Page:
Welwyn Garden City residents could be charged up to £500 for works

PUBLISHED: 17:26 03 July 2019 | UPDATED: 17:26 03 July 2019

Coronation Fountain in Welwyn Garden City on a sunny February 27, 2019. Picture: Andrew Brookes

Coronation Fountain in Welwyn Garden City on a sunny February 27, 2019. Picture: Andrew Brookes


Residents living in Welwyn Garden City could face charges of up to £500 for works they carry out on their own homes.

The Estate Management Scheme covers the highlighted areas. Picture: WHBC.The Estate Management Scheme covers the highlighted areas. Picture: WHBC.

Welwyn Hatfield Borough Council says it is proposing changes to its Estate Management Scheme (EMS) as a way of maintaining the character of the garden city.

The updated scheme, if approved, would include a fee and design guideline that residents in parts of Handside, Digswell, Hatfield Hyde, Hall Grove, Panshanger, Peartree and Stanborough and Welwyn Garden City town centre would then have to abide by.

"The message we received when speaking to people is clear - they want to see Welwyn Garden City's unique character protected," said WHBC Cllr Stephen Boulton, who is executive member for planning.

To carry out works or additions to a property, if approved, residents would need to make an EMS Application and then pay a fee of between £0-500 for each change.

Meaning that for lots of projects added up together - a two-storey extension of 10 sqm (£300), a new dormer window (£100), a new hardstanding (£100), a replacement fence (£50), plus a new door (£100) etc - could cost thousands of pounds.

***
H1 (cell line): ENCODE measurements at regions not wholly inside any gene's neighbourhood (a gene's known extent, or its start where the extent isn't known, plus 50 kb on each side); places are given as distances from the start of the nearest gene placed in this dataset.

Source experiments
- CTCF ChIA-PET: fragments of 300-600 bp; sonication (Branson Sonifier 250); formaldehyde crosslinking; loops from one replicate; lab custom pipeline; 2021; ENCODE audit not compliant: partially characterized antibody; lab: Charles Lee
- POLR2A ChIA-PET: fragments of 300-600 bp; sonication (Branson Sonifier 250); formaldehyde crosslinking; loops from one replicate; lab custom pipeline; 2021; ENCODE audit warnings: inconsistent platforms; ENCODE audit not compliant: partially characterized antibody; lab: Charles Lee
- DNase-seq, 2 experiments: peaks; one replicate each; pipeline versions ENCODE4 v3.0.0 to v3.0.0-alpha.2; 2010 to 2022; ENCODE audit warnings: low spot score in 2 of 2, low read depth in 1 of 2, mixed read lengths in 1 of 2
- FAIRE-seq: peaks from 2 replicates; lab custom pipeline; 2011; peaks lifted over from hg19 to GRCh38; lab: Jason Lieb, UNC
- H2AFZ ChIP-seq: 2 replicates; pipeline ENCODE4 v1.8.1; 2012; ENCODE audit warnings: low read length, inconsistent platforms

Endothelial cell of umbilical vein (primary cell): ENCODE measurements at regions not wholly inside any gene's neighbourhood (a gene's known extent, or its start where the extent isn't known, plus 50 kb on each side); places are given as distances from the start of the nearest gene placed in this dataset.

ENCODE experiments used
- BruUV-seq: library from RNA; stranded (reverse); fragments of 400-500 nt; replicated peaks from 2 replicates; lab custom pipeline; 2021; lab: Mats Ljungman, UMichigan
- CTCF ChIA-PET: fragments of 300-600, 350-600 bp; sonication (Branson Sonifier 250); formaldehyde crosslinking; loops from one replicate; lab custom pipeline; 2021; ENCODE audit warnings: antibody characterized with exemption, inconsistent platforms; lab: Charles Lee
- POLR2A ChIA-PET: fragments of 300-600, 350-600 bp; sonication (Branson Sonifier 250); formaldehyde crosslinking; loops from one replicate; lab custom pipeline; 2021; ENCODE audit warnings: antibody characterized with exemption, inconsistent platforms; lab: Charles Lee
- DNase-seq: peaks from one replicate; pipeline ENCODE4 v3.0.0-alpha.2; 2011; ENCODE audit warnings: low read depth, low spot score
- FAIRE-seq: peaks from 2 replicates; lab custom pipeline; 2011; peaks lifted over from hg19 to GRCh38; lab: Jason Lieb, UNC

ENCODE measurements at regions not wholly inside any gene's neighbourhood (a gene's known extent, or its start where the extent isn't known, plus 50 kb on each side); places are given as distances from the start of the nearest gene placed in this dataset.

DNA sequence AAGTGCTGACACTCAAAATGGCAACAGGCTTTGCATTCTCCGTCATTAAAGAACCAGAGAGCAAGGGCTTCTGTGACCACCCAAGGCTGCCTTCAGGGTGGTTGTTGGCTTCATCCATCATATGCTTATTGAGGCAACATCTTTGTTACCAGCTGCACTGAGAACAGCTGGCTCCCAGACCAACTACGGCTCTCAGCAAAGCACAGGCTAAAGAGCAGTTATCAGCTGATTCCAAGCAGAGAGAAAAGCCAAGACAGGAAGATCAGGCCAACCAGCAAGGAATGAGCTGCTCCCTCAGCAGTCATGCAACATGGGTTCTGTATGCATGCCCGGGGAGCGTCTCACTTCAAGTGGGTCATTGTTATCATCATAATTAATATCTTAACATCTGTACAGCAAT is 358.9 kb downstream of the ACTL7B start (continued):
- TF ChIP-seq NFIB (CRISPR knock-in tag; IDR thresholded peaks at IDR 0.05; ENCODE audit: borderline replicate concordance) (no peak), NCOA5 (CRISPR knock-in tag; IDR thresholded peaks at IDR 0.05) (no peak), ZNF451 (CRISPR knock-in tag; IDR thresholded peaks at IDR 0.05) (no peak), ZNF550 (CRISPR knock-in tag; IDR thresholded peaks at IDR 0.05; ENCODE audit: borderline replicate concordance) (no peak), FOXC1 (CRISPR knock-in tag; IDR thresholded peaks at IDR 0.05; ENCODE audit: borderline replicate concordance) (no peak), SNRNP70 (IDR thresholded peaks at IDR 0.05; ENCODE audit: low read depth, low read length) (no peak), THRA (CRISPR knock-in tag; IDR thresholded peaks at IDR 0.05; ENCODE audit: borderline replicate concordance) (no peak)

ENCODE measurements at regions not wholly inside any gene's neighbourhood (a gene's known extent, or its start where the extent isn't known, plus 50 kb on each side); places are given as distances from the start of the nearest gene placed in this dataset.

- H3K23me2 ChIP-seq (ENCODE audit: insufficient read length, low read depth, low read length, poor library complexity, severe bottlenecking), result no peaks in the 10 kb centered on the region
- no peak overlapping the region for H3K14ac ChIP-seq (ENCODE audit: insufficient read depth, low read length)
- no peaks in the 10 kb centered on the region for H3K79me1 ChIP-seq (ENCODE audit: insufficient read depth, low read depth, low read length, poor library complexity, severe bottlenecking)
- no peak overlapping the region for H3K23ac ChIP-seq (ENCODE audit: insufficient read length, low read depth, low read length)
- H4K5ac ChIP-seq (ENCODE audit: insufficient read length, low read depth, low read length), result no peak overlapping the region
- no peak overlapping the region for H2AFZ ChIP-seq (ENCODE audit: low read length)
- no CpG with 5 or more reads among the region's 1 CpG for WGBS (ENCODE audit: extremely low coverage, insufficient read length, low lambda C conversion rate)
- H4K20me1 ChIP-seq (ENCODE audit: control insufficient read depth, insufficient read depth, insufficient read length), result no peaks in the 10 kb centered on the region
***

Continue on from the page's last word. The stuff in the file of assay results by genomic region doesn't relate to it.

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Projects which would be charged for include satellite dishes, rainwater harvesting, electric charging points, burglar alarms, photovoltaic cells, solar hot water panels and guttering.

The money raised from the scheme will then be used to fund a dedicated team to manage EMS applications and investigate breaches.

Breaches would be determined in reference to a new design guide that covers gardens, frontage, building add-ons and architecture, and would first be settled between the council and the resident.

If no satisfactory agreement could be made the violation would then go to arbitration where residents could face costs up to £3,000.

The design guide includes keeping doors white and minimum parking areas, along with never having caravans, commercial vehicles, boats and trailers outside the property.

The proposals were based on a consultation which took place in late 2016, where nearly half of people agreed they were willing to pay a fee to make an EMS application.

"Our proposals will make the EMS process much simpler, clearer and faster for residents and we look forward to hearing what local people think," Cllr Boulton added.

The scheme and consultation - running till Friday September 6 - can be viewed online here: wgc-ems.org.

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